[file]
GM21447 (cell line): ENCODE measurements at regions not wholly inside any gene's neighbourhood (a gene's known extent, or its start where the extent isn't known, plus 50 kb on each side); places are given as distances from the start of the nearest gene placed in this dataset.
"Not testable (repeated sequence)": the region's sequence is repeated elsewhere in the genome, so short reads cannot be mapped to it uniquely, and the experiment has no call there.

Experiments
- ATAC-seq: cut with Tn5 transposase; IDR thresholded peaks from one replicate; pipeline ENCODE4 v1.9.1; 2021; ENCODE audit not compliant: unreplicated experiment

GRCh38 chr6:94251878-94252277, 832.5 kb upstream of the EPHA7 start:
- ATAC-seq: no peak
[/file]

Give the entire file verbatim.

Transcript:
GM21447 (cell line): ENCODE measurements at regions not wholly inside any gene's neighbourhood (a gene's known extent, or its start where the extent isn't known, plus 50 kb on each side); places are given as distances from the start of the nearest gene placed in this dataset.
"Not testable (repeated sequence)": the region's sequence is repeated elsewhere in the genome, so short reads cannot be mapped to it uniquely, and the experiment has no call there.

Experiments
- ATAC-seq: cut with Tn5 transposase; IDR thresholded peaks from one replicate; pipeline ENCODE4 v1.9.1; 2021; ENCODE audit not compliant: unreplicated experiment

GRCh38 chr6:94251878-94252277, 832.5 kb upstream of the EPHA7 start:
- ATAC-seq: no peak